ORLANDO, Fla. Ask Elfrid Payton about top memories he took home from All-Star Weekend, and the short list inevitably includes participating in the Slam Dunk Contest.

Even though the rookie never actually threw one down himself.

Payton got his fair share of court time, though, as setup man for Magic teammate Victor Oladipo — helping him finish second to Timberwolves teenager Zach LaVine. Three of Oladipo’s four sets began with the ball in Payton’s hands.

“Vic had always talked to me about it, that he might want to use me,” Payton said Friday, hours before the Magic welcomed the Pelicans to start both teams’ stretch run. “We went through some things, and that’s what we did when we went out there.”

Consider it another vignette in the growing bond between backcourt mates the Magic see as cornerstones for the franchise’s revival. They also were U.S. teammates in the Rising Stars Challenge, with Oladipo scoring 22 points in a losing effort and Payton tallying three assists.

“We just continue to get closer,” Payton said. “I think we’ve grown a lot.”

It’s a chemistry endeavor that was late in getting underway, as Oladipo sat out the preseason and first nine games of the regular season with first a sprained knee and then facial fractures from a wayward elbow in practice.

They didn’t start together until just before Christmas, enduring a 10-game losing streak and coaching change since that juncture. But they’ve also shown glimpses of what Magic brass hopes to see on a regular basis.

Payton is pushing the pace with greater regularity, opening space for easier buckets. Oladipo frequently is the closer.

“Obviously we’re still a little ways away,” Payton said, “but little things like that show that we’re making progress.”

Oladipo agrees. “The beauty of playing together is that you kind of learn each other,” he told reporters just before the break. “Just imagine after we get a year or two under our belts. It’s going to be fun to grow together.”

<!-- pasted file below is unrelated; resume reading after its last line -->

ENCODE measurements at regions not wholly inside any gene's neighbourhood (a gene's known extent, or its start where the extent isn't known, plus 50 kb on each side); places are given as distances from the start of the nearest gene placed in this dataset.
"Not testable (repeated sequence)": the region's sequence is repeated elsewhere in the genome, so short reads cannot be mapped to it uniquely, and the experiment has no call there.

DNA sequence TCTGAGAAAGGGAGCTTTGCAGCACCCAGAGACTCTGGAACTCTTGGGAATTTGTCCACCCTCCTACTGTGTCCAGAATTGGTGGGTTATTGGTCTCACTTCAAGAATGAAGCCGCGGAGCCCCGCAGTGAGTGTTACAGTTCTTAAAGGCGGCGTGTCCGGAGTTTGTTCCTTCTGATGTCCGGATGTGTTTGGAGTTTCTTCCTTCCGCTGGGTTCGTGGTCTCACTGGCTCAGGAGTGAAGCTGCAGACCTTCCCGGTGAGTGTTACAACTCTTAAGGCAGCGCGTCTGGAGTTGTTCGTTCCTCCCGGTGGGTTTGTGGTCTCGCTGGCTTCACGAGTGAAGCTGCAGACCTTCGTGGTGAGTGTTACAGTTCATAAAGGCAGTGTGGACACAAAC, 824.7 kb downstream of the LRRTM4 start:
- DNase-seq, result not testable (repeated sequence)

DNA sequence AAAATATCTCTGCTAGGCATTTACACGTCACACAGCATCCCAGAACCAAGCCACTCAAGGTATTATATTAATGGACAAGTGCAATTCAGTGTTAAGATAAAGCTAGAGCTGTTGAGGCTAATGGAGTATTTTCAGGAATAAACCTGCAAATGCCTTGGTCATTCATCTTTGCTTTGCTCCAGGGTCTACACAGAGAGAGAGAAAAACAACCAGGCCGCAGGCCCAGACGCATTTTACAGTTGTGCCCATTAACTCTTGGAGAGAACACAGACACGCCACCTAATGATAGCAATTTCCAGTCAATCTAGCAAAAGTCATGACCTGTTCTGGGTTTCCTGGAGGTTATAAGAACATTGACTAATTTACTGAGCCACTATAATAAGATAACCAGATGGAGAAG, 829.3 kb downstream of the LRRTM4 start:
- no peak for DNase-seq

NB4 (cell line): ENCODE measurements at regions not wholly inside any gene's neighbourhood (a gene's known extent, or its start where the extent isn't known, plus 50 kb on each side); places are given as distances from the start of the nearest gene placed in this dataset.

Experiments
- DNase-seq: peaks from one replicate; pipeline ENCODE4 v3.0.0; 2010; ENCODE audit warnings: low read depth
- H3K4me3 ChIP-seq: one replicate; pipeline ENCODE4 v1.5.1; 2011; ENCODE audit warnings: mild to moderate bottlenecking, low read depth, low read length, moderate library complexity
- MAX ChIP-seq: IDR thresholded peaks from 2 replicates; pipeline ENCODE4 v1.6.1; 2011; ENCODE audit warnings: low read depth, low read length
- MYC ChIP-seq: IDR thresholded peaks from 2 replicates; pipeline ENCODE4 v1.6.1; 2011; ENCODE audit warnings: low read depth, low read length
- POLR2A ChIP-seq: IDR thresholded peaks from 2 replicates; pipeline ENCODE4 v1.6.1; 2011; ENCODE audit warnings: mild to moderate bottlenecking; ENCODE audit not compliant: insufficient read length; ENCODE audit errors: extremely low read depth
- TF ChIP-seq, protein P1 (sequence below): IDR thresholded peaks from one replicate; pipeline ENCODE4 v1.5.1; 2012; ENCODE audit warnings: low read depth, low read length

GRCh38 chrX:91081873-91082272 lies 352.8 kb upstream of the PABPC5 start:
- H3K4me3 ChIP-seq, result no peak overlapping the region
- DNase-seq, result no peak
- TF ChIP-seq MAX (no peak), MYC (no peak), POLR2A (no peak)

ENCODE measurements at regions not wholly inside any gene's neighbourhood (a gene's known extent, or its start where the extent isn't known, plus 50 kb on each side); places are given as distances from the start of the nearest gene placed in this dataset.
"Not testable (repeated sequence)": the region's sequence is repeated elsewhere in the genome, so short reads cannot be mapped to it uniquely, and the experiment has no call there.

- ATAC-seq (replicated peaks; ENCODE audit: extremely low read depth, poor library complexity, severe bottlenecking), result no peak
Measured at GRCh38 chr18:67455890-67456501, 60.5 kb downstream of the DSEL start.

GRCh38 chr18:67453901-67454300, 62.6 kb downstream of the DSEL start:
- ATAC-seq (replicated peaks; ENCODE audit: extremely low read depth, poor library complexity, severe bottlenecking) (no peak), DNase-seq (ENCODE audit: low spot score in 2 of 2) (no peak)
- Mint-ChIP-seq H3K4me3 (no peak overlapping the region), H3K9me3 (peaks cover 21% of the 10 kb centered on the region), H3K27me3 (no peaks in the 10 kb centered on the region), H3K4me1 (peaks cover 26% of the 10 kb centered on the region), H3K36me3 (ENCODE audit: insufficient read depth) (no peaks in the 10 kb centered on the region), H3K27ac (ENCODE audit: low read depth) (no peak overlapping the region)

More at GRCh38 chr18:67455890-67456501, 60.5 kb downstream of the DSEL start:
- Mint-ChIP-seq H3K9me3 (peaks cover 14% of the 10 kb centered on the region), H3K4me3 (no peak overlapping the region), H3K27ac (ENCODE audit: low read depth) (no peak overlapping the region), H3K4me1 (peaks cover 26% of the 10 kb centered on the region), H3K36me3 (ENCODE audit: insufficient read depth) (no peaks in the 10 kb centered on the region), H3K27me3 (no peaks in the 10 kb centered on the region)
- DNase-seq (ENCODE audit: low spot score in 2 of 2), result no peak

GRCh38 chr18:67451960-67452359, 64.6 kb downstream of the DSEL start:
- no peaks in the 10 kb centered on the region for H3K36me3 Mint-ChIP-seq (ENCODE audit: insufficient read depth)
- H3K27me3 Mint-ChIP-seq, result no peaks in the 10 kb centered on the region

The bond extends beyond the court as well. Oladipo, 22, is Payton’s elder by just 21½ months on the calendar and one year in the league. Both got just one Division I offer in college — Oladipo to Indiana, Payton to UL-Lafayette. Both are the only boys in families surrounded by sisters.

“Just a lot of things in common,” Payton said.

Payton leads all NBA rookies in assists at 5.7 per game, but there’s plenty of learning curve ahead. Though he averages 7.9 points, he’s shooting just 42 percent from the floor and a paltry 19 percent from 3-point range.

The 20-year-old ballhandler has developed a nice floater he can launch from the lane, and he amazes his teammates with some of his pinpoint passes. But the mid- to long-range jumper remains in development.

“He’s got to become a better finisher, and he is,” said interim coach James Borrego, the onetime Hornets/Pelicans assistant handed the Magic’s reins after Jacque Vaughn’s dismissal.

“He’s got to use his float game, and he is. But he’s got to get into the paint for us,” said Borrego. “When nothing’s there, he’s got to kick it, find the next open man. And that next man’s got to make the right play.”

At 17-39, the Magic are third from the Eastern Conference bottom and seven games out of a playoff berth. Though Payton is holding up well through the NBA’s physical rigors, the bigger challenge has come from too many nights on the losing side.

“It’s easy to start feeling sorry for yourself,” he said. “But you’ve got to stay mentally strong, stay positive and try to take something from those losses into the next game.”

Said Oladipo: “We’ve definitely got to have the proper focus every game. We manage to do that these last 26 games, there’s no telling what we can do.”